Ahead of the sale of 37 multiples created by artists working in collaboration with the printing workshop Graphicstudio, Christie's visits the innovative Florida atelier
Robert Mapplethorpe, Ed Ruscha, Robert Rauschenberg, Kenny Scharf, Leonora Carrington, Alex Katz, Jim Dine. The list of artists who have collaborated with Graphicstudio — a print workshop on the campus of the University of South Florida in the city of Tampa — goes on and on. Over the last five decades, more than 100 artists have passed through its doors.
‘Graphicstudio is a byword for innovative fine art editions,’ says Christie’s Prints and Multiples Head of Sale Lindsay Griffith. ‘The workshop has collaborated with some of the most important artists across the world to explore new methods, inventing several of its own printing techniques in the process. It continues to work with upcoming names.’
This October Christie’s will hold the sale Graphicstudio Online, a dedicated online auction of editions from the studio’s own archive. With estimates ranging between $500 and $10,000, all sales will benefit Graphicstudio’s technical research, artist residences and education programmes.
Graphicstudio was established in 1968 by Dr Donald J Saff, a professor in the university’s visual arts department. With experimentation at its core, the studio developed original printing techniques — including a new method of encaustic wax printing designed for Roy Lichtenstein. It also worked with Chuck Close and Vik Muniz on a unique ‘photogravure’ process which allowed larger sizes and more colours to be printed.
Later, under the directorship of Hank Hine, then Margaret Miller, artists including Guillermo Kuitca, Christian Marclay and Arturo Herrera were invited to the studio to experiment with traditional printing processes. Some explored the 19th-century photosensitive ‘blueprint’ technique — so called because of its final Prussian blue colour; others experimented with intaglio, lithography and silkscreen.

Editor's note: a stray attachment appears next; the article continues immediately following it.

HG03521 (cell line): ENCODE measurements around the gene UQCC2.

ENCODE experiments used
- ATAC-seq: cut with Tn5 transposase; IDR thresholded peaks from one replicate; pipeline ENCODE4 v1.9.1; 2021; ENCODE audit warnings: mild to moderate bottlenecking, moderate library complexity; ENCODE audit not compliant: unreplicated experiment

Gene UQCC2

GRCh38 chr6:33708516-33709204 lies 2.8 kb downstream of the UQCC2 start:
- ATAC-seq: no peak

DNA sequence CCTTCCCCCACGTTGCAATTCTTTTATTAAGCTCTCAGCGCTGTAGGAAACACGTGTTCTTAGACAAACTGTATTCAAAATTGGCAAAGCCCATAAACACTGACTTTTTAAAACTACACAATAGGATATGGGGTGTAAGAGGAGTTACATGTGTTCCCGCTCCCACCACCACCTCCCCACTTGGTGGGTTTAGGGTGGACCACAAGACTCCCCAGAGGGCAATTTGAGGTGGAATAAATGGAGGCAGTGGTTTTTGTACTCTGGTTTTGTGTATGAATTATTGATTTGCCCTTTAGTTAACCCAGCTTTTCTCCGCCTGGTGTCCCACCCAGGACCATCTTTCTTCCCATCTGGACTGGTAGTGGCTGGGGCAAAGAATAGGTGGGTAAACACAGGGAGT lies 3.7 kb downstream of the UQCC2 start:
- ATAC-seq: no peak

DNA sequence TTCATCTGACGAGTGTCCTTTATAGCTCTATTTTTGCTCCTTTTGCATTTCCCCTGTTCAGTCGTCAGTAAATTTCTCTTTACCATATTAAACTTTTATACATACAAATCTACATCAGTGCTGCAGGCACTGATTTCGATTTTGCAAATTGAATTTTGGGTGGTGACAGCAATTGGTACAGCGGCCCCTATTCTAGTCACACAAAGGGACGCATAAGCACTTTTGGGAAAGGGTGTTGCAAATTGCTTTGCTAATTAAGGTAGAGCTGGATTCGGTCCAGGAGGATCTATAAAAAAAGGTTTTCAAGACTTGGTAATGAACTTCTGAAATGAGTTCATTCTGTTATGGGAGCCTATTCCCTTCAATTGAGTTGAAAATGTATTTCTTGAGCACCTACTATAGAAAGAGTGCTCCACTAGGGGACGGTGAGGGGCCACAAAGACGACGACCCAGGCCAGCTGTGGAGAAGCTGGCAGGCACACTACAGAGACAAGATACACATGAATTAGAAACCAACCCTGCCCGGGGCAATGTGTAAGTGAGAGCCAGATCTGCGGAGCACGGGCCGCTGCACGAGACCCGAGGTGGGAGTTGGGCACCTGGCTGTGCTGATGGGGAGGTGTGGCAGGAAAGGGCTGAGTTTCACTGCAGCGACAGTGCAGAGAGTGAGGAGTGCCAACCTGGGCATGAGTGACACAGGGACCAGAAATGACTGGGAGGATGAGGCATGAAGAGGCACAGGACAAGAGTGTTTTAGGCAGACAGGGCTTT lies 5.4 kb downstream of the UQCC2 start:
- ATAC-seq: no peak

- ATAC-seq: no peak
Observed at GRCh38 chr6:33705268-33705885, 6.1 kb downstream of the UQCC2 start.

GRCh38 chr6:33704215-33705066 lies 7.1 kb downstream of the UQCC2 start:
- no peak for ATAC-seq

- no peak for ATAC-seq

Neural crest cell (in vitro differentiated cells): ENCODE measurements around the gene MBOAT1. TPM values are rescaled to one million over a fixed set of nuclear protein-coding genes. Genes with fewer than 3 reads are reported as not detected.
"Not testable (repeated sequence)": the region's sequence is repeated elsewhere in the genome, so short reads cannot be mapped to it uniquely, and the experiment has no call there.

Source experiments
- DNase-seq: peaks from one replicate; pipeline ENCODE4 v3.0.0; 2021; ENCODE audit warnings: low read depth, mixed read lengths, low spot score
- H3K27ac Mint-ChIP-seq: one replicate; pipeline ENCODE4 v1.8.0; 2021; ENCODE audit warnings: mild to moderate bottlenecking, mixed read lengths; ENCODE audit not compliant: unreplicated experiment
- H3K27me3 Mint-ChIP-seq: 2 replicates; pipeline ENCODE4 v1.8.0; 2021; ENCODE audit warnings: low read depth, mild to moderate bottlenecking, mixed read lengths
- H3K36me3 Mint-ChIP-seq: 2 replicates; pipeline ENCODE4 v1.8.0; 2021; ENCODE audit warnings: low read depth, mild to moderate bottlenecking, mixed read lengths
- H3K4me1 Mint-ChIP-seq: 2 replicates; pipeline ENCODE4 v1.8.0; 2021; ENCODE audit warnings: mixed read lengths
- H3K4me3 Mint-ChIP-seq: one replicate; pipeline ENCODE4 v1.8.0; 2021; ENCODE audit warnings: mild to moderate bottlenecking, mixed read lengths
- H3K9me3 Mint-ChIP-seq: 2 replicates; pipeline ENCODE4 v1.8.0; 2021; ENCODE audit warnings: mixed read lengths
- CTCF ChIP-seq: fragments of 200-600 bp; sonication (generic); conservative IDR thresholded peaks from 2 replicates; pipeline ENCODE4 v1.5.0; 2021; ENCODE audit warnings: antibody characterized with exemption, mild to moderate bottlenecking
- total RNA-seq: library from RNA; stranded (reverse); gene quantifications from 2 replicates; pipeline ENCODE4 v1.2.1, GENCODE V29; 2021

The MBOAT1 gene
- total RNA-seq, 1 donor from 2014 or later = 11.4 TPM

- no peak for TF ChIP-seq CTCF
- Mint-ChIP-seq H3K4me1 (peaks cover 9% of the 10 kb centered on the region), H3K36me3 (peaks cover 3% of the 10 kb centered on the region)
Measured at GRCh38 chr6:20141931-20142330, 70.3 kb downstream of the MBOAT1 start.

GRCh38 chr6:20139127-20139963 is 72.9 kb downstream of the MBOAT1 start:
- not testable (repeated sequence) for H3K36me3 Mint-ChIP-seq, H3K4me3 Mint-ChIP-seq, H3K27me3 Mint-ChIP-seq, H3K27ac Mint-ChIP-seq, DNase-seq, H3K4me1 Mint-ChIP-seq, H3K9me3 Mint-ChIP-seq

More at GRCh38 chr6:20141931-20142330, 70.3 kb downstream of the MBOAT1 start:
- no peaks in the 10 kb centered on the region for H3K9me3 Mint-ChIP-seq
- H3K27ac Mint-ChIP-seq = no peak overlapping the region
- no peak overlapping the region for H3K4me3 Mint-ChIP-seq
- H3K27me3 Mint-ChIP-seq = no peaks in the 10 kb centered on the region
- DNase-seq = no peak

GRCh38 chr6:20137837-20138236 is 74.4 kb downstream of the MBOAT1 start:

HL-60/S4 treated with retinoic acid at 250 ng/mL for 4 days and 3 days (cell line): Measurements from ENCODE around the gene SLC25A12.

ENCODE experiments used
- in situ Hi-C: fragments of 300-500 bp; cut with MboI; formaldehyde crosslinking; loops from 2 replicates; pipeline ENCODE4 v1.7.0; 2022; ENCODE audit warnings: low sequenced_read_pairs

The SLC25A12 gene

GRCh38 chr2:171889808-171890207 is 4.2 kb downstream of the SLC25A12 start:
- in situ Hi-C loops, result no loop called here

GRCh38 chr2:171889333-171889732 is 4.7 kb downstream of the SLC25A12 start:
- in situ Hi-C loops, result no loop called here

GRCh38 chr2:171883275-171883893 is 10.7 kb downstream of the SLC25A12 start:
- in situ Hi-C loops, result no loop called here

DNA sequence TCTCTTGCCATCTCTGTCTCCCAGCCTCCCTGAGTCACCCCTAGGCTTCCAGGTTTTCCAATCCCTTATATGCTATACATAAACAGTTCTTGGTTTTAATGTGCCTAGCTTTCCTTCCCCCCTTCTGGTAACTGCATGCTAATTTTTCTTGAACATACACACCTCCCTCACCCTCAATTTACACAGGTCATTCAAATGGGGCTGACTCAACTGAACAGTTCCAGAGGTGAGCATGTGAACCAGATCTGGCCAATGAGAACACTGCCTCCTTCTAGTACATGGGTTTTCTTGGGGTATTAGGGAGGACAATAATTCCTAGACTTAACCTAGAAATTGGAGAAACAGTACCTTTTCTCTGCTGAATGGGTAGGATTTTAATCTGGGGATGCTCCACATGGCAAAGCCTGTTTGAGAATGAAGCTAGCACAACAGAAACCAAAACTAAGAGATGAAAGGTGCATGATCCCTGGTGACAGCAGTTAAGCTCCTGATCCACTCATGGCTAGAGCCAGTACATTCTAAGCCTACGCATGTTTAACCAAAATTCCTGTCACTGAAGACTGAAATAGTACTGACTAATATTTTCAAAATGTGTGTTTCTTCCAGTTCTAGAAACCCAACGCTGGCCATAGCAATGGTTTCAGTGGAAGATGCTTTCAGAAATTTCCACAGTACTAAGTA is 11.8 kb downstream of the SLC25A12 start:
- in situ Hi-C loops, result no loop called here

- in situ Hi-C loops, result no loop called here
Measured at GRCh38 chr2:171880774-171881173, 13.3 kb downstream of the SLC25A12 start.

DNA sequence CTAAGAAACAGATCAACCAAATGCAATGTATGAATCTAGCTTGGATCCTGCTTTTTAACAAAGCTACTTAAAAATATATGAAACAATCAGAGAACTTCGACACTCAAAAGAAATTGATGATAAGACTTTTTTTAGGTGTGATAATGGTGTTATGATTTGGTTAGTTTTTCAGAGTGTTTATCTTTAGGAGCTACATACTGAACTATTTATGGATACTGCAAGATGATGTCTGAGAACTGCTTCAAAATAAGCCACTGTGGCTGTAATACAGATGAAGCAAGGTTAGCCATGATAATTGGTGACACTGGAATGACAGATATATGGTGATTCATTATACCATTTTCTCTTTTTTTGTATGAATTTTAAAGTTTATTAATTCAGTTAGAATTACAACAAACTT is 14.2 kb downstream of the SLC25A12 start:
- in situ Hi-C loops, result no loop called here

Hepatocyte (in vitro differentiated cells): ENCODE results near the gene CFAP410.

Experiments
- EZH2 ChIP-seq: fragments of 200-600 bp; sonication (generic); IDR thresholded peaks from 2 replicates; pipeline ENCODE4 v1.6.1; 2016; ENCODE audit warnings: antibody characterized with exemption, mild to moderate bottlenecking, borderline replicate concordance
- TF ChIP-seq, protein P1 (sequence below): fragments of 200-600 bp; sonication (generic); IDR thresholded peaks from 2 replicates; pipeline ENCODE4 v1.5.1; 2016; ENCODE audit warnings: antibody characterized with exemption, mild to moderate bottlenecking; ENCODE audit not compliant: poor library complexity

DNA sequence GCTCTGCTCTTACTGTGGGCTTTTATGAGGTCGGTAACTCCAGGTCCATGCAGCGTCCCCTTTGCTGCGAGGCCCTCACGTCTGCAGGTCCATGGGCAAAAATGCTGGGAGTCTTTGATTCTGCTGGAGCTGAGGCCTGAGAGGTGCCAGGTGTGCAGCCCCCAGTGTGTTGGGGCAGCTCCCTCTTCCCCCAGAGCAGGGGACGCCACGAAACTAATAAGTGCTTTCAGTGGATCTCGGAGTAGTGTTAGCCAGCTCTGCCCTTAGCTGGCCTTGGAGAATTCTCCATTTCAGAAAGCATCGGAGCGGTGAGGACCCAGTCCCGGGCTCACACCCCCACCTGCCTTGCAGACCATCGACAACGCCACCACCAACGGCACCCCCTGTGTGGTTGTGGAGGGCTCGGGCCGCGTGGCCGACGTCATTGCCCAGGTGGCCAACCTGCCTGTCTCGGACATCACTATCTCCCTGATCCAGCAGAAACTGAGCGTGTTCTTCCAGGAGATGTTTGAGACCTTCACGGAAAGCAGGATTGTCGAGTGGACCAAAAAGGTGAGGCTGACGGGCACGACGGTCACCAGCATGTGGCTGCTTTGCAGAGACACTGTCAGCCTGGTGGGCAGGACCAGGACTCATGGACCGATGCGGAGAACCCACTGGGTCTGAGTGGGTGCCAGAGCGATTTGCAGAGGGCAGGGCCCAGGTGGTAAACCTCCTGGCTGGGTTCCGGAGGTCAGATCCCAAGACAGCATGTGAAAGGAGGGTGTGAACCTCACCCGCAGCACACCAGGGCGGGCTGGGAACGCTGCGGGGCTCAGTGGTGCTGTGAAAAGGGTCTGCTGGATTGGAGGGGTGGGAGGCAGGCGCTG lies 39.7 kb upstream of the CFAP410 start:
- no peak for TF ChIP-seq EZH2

‘Graphicstudio would go all out, I mean they would go all out in almost any kind of experiment, do anything that the artist wanted to do,’ James Rosenquist once said of his time spent at the workshop. ‘It’s totally experimental there. Anything you can think of, they’ll try to do. At Graphicstudio the weather was hot and so were the prints and everybody there.’
According to Graphicstudio Master Printer Tom Pruitt, the reputation of the studio is indeed ‘definitely something that an artist is drawn to when coming here.’
Saff’s legacy of inviting artists to Tampa to stretch the limits of their practice extended beyond two-dimensional prints. Series of works were fabricated from steel, wax, wood, bronze, resin and basalt for artists including Louise Bourgeois, Georg Baselitz and Kiki Smith. Limited-edition artists’ books were also released by the workshop.
‘When an artist comes here and you’re working with them, everybody gets pushed out of their comfort zone just a little bit. I think that's really where things can start to happen,’ adds Pruitt.
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‘It's about learning the artists' processes and giving them an opportunity to do something exceptional,’ Graphicstudio’s current director Margaret Miller explains. ‘To explore new directions in their practice, to break the traditions of printmaking,’ she adds.
In 1990, The National Gallery of Art in Washington DC established an archive of Graphicstudio’s editions. The following year, they mounted a major exhibition of their new holdings.
To date, Graphicstudio has produced over 1,000 limited-edition works. Prints produced by artists in their workshop can be found in MoMA, the Whitney, the New York Public Library and the Centre Pompidou in Paris.
Graphicstudio Online runs between 17-24 October 2019.